New Order has got a bit of a crush on Miami, and based on the response at last night’s sold-out show at the Fillmore, the feeling is mutual.
The influential British new wave group responsible for enduring dance-rock masterpieces like “Blue Monday” and “Bizarre Love Triangle” announced a Miami stop on the heels of a rescheduled Chile tour date in early December. Within days of going on sale, tickets to the January 12 show had sold out.
“Who wouldn’t like Miami? You’d have to out of your mind,” original New Order vocalist and guitarist Bernard Sumner mused after opening the night with “Singularity,” from 2015’s Music Complete. The crowd at the 3,000-capacity venue clung to every note over the more than two-hour performance that spanned New Order’s nearly 40-year catalogue and even dipped into its origins as Joy Division.
In a city of transient vacationers and debaucherous ravers, it can be tough cultivating a culture around proper live music. We’re not exactly known for our engaged crowds here. New Order, though, seems to strike the perfect balance for captivating Miami’s attention: it’s electronic music for rock people, underground pop with a healthy dose of melancholy. There’s something about the nostalgia-tinged irreverence of Britain’s synth-pop pioneers that appeals to Miami’s Gen-X club kids and post-disco millennials. It just feels right here.
The five-piece lineup also included original percussionist Stephen Morris and keyboardist Gillian Gilbert, flanked by later additions Phil Cunningham (guitar, percussion) and Tom Chapman (bass). Together, they undoubtedly make up one of the tightest and high-energy legacy acts performing today — even after the dramatic departure of founding bassist Peter Hook, who’s often credited with helping establish the band’s signature, experimental sound.
Visuals throughout the show would have been familiar to anyone who attended New Order’s last Miami appearance in 2016, also at the Fillmore and also sold-out. A mix of edited vintage clips and minimal geometric graphics, the dynamic video backdrop to the performance highlighted the band’s influence over the aesthetics of new wave and the future of alternative dance music, a sort of visual precursor to vaporwave.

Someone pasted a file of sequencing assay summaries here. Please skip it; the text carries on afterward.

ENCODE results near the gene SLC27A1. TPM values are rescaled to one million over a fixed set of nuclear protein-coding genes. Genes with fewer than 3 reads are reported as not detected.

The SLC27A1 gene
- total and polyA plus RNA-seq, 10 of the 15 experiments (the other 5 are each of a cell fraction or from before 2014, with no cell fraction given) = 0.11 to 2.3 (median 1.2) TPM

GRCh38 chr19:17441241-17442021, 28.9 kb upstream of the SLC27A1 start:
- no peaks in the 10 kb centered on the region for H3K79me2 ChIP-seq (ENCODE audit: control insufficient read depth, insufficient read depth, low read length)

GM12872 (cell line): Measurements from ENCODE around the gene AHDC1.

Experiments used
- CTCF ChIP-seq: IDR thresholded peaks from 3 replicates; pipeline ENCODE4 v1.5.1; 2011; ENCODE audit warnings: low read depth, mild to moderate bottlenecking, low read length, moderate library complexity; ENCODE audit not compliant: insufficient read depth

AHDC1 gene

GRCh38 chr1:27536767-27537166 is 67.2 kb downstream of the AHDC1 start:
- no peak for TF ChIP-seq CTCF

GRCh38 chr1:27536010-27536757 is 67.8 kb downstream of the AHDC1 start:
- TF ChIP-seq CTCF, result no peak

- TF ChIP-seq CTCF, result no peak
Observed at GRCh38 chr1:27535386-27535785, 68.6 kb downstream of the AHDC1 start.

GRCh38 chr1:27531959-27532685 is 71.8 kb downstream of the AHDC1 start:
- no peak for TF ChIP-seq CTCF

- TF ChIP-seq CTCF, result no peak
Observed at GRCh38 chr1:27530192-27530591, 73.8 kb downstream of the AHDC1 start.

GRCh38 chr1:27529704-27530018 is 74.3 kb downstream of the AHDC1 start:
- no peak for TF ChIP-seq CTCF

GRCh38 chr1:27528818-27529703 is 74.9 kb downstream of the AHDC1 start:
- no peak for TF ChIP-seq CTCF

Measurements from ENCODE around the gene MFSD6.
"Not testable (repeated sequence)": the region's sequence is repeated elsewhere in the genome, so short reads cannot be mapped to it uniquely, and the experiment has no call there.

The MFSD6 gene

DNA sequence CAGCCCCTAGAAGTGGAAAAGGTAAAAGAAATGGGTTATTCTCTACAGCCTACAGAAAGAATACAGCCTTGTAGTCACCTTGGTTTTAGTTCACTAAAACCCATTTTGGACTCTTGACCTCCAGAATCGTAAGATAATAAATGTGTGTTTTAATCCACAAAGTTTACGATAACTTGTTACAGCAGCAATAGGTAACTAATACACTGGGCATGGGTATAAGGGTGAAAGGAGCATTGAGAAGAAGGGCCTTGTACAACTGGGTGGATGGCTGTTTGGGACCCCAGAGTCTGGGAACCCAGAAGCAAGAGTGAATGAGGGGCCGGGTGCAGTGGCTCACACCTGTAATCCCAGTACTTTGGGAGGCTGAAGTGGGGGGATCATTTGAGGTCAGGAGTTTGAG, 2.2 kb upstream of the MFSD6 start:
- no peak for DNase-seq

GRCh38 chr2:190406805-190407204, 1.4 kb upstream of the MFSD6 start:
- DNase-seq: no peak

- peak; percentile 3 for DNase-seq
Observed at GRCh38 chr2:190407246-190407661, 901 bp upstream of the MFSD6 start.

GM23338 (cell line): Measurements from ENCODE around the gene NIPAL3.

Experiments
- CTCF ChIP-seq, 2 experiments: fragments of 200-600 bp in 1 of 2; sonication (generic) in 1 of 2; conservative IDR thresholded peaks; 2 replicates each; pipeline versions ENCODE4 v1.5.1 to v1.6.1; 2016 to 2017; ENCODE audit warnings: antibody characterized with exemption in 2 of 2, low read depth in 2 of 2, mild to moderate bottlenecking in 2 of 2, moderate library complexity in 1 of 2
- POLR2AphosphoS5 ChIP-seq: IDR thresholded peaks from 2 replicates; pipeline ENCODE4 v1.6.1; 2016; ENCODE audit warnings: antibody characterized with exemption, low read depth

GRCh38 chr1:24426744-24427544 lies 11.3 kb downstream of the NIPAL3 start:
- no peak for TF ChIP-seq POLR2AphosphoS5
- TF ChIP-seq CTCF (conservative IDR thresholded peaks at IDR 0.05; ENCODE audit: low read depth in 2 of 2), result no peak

About three-quarters into the set, after spurring a crowd singalong during one of their early, defining singles “Temptation,” Sumner paused for an announcement. He wanted to thank Miami, he said, because earlier that day, the band learned they were being honored by the mayor with a key to the city. While New Times has yet to confirm with the city, the band would be joining the likes of the Jacksons, Shaq, and Li’l Kim of those who have also received keys.
After a quick break, New Order returned to the stage to wrap with a mini-set of Joy Division songs, including the still pervasive crowd-pleaser “Love Will Tear Us Apart.” Fans of the band’s original iteration as Joy Division will have appreciated that the late singer Ian Curtis came up more than once throughout the night, marking his lasting impact on both the group and the shape of post-punk music to come. The audience was also treated to a surprise opening DJ set from legendary New York producer Arthur Baker, who worked with New Order on some of their biggest hits.
Sumner ended the night by promising the room that they’d be back to Miami. Hopefully, when they do, it will be for another show at the Fillmore, whose fate as a historic midsized beacon for live music in Miami Beach remains in the balance as further Convention Center development looms. The general admission concert lent itself perfectly to a super eclectic audience of mixed-age Miamians who showed up to dance, party, and pay homage to a band whose sound has set the stage for so much of our city’s musical DNA.